Pit People closed beta: First impressions


I’ve been playing the Pit People Beta for almost a week now, and I’ve got to say, at first I really didn’t enjoy it. I’d never played a game like it before, and I really had no idea what I was doing. But to my surprise, it gradually grew on me.

Pit People is the fourth game from The Behemoth, the studio behind Castle Crashers and Battleblock Theatre. The Behemoth has two goals when designing a new game: create something fun and create something different. And Pit People is their biggest and riskiest change yet. It’s described as a turn-based adventure game, and is much slower than their action orientated games of the past. You have a team of six-characters whom you move around a battlefield to fight other, even more bizarre enemies, ranging from wraiths to gnomes on flying toilets. It’s like one of those fantasy tabletop games, but with added toilet humour.

The great mystery is solved.

The great mystery is solved.

Speaking of toilet humour, The Behemoth’s humour and wackiness remains intact. If you loved the style of The Behemoth’s previous games, you’ll at least be laughing at Pit People. The jokes were what kept me wanting to play more, despite finding the first half hour monotonous. But once I managed to defend a cupcake from a gang of hitman chefs, I knew it was a game worth sticking to.

It’s fairly difficult to learn the ins and outs of Pit People in the beta, only the very basics are made clear, with many mechanics only described at random during the loading screens. But once I had a grasp on it, I actually started to enjoy the combat. I was still getting wrecked, but at least I knew why I was getting wrecked, and so I found the difficulty more rewarding than tedious. In that regard it’s probably like XCOM, which I haven’t played but now I’m thinking I should finally check it out while I wait for Pit People’s full release. That being said, after a few hours in the beta, I’m not sure what else the game will offer players, so here’s hoping The Behemoth have more eggs in their basket.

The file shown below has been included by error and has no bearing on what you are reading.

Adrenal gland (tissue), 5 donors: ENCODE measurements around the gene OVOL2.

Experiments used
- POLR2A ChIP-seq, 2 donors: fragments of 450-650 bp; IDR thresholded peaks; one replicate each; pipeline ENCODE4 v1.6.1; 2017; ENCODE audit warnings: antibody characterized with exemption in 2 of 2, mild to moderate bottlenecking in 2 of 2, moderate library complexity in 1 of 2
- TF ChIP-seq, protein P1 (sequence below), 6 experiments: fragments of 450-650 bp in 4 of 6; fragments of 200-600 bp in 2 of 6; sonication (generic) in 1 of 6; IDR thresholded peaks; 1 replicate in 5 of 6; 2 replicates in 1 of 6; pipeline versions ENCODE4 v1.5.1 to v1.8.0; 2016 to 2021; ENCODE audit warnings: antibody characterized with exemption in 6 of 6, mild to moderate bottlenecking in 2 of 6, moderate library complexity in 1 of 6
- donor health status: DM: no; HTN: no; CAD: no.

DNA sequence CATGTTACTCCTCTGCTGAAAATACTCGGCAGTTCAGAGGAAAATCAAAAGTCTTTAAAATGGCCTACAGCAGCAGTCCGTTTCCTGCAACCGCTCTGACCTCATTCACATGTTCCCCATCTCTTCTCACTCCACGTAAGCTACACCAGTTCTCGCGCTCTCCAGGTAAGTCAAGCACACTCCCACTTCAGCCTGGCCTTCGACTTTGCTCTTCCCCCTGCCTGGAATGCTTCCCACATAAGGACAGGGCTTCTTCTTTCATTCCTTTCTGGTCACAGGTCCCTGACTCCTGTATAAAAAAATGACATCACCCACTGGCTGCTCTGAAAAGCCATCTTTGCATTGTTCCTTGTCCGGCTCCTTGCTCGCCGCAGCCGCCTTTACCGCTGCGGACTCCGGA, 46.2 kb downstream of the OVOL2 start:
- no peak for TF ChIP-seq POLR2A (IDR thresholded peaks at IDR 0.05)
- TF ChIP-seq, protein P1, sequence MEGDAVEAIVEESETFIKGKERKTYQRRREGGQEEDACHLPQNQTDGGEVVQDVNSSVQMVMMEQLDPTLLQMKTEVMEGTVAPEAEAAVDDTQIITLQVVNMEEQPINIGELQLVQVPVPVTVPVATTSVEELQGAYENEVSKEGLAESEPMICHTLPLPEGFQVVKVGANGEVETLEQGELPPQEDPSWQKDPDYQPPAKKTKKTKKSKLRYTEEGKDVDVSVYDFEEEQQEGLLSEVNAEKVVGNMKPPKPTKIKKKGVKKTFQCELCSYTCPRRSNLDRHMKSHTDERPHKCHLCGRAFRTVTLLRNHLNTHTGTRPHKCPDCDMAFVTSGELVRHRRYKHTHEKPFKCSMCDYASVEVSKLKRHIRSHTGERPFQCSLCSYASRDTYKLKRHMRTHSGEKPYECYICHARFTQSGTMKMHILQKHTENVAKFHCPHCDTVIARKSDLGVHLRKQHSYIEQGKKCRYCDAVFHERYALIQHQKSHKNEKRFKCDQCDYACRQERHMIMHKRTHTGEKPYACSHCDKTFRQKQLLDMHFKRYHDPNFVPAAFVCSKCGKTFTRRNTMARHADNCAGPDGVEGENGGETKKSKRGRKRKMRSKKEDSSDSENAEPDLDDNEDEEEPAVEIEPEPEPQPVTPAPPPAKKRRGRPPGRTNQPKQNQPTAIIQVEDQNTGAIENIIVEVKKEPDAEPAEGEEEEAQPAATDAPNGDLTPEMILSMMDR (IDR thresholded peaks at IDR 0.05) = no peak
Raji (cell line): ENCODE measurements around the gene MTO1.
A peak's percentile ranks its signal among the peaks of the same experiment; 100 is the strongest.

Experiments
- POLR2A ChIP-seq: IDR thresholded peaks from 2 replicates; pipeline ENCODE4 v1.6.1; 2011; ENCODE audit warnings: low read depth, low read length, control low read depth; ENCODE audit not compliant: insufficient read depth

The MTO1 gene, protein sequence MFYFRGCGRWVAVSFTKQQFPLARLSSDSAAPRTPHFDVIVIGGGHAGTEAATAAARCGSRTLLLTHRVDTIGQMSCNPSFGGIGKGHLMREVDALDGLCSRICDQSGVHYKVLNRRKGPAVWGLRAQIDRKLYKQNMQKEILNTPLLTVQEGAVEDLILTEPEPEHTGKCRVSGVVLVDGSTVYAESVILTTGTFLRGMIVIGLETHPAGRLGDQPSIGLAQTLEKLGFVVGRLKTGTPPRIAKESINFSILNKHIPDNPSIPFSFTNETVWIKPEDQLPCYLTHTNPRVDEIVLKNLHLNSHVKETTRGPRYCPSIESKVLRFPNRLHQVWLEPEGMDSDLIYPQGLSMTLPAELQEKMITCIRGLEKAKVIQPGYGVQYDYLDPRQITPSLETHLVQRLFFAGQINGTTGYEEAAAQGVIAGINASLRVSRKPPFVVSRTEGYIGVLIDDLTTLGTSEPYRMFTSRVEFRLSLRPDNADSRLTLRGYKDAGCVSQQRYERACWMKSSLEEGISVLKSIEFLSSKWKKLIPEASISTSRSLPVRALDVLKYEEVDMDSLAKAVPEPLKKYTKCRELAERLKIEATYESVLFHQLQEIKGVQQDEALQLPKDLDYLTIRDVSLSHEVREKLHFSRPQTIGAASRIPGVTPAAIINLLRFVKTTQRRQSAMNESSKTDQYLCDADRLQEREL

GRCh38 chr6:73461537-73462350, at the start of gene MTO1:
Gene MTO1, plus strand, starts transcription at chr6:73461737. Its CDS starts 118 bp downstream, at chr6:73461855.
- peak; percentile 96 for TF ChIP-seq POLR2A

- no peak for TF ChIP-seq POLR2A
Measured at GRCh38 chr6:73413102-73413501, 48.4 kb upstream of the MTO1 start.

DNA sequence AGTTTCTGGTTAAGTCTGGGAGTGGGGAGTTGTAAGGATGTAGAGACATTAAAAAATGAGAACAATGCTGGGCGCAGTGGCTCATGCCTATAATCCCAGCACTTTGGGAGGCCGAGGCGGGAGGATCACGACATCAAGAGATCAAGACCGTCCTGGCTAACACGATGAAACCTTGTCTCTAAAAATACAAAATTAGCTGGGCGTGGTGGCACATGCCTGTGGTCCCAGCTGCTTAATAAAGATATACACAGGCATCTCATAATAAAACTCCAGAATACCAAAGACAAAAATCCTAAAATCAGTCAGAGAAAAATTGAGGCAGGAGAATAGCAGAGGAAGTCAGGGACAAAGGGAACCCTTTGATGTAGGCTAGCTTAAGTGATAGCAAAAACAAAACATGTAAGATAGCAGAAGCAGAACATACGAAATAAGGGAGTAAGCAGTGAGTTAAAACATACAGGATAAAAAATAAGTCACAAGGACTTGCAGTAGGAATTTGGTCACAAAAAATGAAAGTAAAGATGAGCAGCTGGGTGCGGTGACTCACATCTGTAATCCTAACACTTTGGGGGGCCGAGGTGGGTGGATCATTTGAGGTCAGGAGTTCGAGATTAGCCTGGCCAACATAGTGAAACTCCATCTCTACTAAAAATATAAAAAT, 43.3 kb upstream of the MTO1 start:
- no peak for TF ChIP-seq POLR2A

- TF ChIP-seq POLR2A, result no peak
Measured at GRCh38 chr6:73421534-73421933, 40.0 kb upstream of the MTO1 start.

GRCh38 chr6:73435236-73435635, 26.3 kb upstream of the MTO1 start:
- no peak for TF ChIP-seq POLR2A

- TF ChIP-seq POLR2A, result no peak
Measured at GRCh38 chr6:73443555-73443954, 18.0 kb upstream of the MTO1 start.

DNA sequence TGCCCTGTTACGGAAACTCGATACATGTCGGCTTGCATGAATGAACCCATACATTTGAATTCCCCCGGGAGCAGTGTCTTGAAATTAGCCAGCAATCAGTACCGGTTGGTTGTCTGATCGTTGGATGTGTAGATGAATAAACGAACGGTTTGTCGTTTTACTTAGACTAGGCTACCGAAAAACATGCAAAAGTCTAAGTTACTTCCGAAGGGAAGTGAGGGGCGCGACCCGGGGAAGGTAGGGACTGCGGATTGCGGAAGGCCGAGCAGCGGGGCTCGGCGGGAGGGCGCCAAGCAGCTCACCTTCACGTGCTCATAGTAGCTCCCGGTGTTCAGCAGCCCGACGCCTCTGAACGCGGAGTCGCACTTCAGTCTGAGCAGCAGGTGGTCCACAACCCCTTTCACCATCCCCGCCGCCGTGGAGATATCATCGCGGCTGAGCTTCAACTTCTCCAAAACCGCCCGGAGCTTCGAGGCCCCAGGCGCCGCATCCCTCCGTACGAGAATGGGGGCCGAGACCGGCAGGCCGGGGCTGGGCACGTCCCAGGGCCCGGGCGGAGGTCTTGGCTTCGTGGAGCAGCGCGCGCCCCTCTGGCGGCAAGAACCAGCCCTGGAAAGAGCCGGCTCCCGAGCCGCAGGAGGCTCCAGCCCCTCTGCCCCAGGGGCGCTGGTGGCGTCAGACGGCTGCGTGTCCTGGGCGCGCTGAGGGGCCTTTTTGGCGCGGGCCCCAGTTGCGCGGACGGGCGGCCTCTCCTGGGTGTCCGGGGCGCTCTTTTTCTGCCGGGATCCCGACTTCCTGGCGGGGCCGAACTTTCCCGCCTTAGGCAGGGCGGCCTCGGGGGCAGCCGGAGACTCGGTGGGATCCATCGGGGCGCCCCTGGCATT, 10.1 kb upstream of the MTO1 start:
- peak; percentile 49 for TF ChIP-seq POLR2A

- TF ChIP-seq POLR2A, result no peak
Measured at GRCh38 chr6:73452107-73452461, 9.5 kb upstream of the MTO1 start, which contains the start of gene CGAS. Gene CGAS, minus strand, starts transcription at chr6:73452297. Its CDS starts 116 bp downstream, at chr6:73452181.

This almost makes sense in context.

This almost makes sense in context.

Pit People’s strategies involve fighter-types, equipment, and positioning of fighters in battle. Most battles have you on a small and constrictive arena, but a few are much more expansive. The beta’s final battle during the main questline was an all-out siege on a castle, which included breaking down walls and dodging mortar fire. It was awe-inspiring when I first saw it, and took me a couple of tries to successfully complete, but I felt triumphant boarding that spaceship and being thrown back to Earth by the giant space bear.

Yeah, you read that correctly.

Pit People is still relatively early in development, (The Behemoth is notorious for their long development cycles). It’s still rough in a lot of areas; some of the cutscenes weren’t even animated yet! But it’s a beta, and that’s a good thing. I hope the studio manages to learn what it needs from the beta because there’s still potential for a great game, or a very plain one.

Pit People’s closed beta is currently running on Xbox One. Registration is still open for the Steam beta on September 28th.

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